Pilot-Vehicle Interfaces

Russ Erb

Originally published August 1997

Our program was ably brought to us by Ed McCormick, who worked at the former B-2 CTF with Mike and Mike (Pelletier and Meyer). Ed's area of expertise is Pilot-Vehicle Interface, a fancy human factors term for things like instrument panel design. Many of us have groused about bad instrument panel design in some airplane or car that we have at one time occupied. We anxiously listened to find out how to avoid the same errors.

The aim of Pilot-Vehicle Interface is to build the machine to fit the human. For the major part of this century, airplanes were built with instruments and switches stuck wherever they would fit, then the aircrew were force-fit to the airplane by extensive training. Someone finally figured out that we could save a lot of training money and improve aircrew performance by designing the airplane to accommodate the limits of human performance and exploit the advantages of the human operator.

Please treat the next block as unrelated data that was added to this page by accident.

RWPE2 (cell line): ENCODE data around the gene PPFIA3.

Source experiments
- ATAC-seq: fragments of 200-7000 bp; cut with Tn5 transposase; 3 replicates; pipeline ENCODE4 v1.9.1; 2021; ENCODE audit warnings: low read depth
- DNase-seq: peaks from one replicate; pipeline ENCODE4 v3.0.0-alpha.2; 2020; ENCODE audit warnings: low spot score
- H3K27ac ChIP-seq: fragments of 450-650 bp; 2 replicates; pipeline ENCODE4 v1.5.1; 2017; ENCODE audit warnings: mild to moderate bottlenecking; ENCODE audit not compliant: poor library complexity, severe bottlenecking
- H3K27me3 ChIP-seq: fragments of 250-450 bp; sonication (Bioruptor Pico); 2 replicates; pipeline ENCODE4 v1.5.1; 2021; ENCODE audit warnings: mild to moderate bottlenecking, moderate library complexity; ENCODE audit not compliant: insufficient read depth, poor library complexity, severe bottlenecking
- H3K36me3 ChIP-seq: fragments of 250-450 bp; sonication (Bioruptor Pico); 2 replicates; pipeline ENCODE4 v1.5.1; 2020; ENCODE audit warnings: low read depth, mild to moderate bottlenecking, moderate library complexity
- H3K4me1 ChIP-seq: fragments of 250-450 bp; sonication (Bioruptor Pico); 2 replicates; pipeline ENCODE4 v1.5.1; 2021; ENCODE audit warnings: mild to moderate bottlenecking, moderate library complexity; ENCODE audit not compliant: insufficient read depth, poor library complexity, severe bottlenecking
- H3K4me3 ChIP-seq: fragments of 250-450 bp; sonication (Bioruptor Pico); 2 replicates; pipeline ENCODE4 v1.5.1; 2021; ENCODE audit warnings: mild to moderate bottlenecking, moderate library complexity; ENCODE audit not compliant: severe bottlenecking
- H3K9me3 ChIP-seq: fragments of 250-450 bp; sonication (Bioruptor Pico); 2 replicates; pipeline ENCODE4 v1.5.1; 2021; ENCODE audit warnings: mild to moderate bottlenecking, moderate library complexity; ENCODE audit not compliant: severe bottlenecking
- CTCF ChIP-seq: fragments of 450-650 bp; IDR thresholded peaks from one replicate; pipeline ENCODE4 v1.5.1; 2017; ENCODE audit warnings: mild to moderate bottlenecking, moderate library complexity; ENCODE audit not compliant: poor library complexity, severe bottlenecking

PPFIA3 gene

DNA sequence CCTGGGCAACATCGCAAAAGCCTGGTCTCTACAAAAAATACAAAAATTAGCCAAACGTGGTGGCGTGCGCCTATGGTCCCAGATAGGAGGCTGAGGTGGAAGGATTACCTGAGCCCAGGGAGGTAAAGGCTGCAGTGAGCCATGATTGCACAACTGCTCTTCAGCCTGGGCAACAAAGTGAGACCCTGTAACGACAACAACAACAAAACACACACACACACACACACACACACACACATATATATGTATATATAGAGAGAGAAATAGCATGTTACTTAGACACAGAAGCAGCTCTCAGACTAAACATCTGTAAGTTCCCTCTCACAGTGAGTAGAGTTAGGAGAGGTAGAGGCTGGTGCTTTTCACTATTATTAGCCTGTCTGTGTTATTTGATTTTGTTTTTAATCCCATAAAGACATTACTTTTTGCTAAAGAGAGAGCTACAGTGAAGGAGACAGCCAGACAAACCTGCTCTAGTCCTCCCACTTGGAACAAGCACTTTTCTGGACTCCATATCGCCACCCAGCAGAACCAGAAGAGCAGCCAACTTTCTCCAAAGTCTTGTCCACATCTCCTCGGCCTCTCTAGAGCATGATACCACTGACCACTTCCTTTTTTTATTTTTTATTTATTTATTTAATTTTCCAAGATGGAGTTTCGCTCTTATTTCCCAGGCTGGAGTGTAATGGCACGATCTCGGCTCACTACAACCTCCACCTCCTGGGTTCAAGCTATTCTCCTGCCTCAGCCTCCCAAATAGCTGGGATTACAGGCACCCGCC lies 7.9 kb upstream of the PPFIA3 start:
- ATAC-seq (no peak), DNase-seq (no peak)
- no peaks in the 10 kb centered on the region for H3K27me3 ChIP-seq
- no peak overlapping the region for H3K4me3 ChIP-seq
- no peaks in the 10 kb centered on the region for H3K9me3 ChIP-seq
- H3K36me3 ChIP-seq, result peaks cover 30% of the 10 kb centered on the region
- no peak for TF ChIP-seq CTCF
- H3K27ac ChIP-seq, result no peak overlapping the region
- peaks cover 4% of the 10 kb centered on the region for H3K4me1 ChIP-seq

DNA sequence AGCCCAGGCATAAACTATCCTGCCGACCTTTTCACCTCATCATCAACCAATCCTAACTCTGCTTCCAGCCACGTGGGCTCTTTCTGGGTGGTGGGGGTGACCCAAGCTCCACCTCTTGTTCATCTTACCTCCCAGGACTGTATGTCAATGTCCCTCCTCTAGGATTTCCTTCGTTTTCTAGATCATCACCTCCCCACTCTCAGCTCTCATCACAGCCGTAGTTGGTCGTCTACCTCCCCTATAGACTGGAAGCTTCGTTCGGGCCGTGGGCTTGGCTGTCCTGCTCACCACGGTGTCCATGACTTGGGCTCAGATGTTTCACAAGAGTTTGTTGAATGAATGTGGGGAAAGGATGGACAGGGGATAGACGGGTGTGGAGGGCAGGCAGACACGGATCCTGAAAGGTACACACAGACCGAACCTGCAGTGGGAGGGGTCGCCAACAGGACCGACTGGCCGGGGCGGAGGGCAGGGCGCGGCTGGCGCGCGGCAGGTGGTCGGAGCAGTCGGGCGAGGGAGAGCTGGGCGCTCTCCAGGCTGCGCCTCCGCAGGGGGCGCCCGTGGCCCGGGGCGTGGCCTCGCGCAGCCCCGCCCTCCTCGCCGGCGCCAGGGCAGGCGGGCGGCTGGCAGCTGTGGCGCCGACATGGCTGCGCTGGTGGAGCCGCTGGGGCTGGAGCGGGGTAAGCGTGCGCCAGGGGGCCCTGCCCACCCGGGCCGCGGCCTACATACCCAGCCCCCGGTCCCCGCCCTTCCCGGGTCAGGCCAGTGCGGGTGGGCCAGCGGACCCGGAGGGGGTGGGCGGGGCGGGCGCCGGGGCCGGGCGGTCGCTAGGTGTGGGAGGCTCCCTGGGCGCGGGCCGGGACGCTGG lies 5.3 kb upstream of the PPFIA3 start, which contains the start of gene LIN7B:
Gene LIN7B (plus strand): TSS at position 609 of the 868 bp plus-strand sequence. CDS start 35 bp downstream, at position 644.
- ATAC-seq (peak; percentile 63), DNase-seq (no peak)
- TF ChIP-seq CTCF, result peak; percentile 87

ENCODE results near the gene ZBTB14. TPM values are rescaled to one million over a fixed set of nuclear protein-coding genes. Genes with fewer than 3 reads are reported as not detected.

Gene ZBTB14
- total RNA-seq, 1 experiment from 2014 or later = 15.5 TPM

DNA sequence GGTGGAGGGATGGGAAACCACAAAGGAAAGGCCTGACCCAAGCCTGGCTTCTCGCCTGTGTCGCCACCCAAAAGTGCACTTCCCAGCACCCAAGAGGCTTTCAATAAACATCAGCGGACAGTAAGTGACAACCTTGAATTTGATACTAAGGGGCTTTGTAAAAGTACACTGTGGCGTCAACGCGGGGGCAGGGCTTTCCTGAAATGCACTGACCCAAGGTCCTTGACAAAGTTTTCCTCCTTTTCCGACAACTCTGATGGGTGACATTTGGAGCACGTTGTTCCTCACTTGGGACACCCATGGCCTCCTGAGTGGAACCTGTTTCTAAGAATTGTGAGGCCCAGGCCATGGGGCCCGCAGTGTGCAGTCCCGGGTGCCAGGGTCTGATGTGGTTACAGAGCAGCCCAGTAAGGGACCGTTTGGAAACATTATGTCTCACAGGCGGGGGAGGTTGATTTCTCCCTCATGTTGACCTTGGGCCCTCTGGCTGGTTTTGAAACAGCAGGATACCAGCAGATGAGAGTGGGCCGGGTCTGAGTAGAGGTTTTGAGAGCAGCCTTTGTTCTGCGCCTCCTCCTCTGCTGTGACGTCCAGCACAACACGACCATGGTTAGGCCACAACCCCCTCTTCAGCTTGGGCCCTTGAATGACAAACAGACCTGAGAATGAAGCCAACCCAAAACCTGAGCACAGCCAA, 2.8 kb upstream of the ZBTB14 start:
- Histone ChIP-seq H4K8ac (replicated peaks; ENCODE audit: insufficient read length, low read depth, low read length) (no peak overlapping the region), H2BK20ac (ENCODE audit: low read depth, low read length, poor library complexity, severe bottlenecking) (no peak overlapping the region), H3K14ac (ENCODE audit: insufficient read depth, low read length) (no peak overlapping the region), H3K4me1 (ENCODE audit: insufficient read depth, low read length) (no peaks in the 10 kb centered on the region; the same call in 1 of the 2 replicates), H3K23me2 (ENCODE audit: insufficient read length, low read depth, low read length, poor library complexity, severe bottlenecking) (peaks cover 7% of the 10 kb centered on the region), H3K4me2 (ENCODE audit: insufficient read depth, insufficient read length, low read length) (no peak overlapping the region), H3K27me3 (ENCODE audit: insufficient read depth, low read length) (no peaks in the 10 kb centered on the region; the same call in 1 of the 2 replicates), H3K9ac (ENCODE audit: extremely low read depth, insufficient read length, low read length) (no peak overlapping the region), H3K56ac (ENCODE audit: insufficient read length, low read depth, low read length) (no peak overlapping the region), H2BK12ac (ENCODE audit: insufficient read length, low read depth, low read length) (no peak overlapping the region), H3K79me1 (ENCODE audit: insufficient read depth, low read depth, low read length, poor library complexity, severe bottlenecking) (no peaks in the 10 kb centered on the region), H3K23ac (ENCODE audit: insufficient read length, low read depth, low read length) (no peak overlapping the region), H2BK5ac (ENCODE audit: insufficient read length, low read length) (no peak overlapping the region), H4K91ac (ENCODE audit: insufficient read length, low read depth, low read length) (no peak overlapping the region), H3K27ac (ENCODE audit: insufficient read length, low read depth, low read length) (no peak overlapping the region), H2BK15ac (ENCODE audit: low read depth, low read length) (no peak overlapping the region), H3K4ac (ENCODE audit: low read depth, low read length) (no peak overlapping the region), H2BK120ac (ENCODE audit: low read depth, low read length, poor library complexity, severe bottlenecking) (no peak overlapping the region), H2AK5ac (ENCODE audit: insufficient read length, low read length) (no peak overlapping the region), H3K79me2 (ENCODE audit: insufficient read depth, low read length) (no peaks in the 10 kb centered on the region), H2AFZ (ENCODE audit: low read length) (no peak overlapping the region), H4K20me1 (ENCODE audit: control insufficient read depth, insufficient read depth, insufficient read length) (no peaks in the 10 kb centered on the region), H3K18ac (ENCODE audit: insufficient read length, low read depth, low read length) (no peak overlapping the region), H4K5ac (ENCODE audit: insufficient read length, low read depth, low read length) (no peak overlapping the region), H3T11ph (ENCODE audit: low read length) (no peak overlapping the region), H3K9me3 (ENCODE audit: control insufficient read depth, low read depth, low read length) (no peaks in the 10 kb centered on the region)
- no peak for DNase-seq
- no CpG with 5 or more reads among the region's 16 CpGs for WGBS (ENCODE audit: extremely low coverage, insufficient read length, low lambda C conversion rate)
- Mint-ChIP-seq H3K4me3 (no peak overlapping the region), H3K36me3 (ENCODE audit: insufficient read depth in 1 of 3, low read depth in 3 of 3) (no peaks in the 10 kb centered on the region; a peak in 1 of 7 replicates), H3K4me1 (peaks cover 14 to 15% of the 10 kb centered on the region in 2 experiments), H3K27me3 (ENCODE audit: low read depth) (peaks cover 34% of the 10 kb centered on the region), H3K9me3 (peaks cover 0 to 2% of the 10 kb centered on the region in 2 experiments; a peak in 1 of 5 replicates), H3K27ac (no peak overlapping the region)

For the techies in the audience, Ed provided us with some fancy looking equations that if understood could help with instrument panel design. This is what I got out of it: Consider the concept of the "optical center" as the center of all the stuff you look at while flying. For most of us, this is not on the instrument panel but on the windshield somewhere. The gist of the equations was "Put the most-used instruments closest to the optical center."

Ed allowed that the standard T configuration of IFR instruments is a good arrangement, but not necessarily the best. No, he couldn't tell us what the "best" would be--it depends on the mission. At some point after that, the discussion degenerated into a free-for-all on the best color for night instrument panel lighting. No conclusions were reached, but we once again proved that opinions are like noses--everybody has one, and they smell.

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Revised -- 8 April 1998